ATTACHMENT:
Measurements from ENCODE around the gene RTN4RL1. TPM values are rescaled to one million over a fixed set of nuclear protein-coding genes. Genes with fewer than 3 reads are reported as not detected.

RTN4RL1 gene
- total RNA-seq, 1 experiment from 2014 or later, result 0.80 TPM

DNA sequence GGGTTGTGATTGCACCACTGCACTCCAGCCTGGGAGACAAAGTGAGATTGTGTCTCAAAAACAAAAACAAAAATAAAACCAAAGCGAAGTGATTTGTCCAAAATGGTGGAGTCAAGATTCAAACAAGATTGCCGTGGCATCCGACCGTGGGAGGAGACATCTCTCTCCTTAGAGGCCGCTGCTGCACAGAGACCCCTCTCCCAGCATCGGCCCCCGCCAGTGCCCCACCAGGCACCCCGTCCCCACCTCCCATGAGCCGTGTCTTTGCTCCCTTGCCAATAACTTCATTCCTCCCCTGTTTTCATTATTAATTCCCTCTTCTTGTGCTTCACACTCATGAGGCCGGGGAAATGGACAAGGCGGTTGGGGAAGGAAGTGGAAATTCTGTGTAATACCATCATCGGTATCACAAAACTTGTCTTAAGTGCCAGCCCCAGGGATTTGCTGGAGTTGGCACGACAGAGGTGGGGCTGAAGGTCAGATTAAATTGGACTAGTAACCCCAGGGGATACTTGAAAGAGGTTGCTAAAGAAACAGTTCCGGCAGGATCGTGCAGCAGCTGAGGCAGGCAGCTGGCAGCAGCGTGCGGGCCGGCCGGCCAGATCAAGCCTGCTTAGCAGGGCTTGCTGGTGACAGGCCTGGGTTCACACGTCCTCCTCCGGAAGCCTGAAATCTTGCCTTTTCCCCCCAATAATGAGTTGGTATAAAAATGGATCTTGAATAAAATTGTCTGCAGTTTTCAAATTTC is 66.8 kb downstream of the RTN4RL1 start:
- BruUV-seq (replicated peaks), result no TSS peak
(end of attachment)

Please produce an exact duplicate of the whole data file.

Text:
Measurements from ENCODE around the gene RTN4RL1. TPM values are rescaled to one million over a fixed set of nuclear protein-coding genes. Genes with fewer than 3 reads are reported as not detected.

RTN4RL1 gene
- total RNA-seq, 1 experiment from 2014 or later, result 0.80 TPM

DNA sequence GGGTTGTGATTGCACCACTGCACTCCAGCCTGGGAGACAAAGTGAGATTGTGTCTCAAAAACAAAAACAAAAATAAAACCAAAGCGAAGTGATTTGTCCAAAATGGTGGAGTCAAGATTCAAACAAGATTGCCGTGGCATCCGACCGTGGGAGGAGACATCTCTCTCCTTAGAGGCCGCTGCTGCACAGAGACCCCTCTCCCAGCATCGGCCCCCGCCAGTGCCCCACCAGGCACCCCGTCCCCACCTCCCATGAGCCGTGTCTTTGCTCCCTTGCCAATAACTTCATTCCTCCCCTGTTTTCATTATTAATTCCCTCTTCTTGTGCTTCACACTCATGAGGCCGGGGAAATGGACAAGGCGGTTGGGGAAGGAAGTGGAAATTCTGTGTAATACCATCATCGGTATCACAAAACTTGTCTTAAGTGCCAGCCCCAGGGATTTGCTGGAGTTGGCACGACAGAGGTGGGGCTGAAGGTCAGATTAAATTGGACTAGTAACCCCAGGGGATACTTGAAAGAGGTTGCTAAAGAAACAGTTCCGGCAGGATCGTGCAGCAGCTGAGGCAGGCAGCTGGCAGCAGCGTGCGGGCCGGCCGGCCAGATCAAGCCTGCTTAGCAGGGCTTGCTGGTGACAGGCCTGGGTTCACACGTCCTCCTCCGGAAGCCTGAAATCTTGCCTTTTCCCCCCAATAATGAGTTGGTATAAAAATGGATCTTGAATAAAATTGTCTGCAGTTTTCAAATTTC is 66.8 kb downstream of the RTN4RL1 start:
- BruUV-seq (replicated peaks), result no TSS peak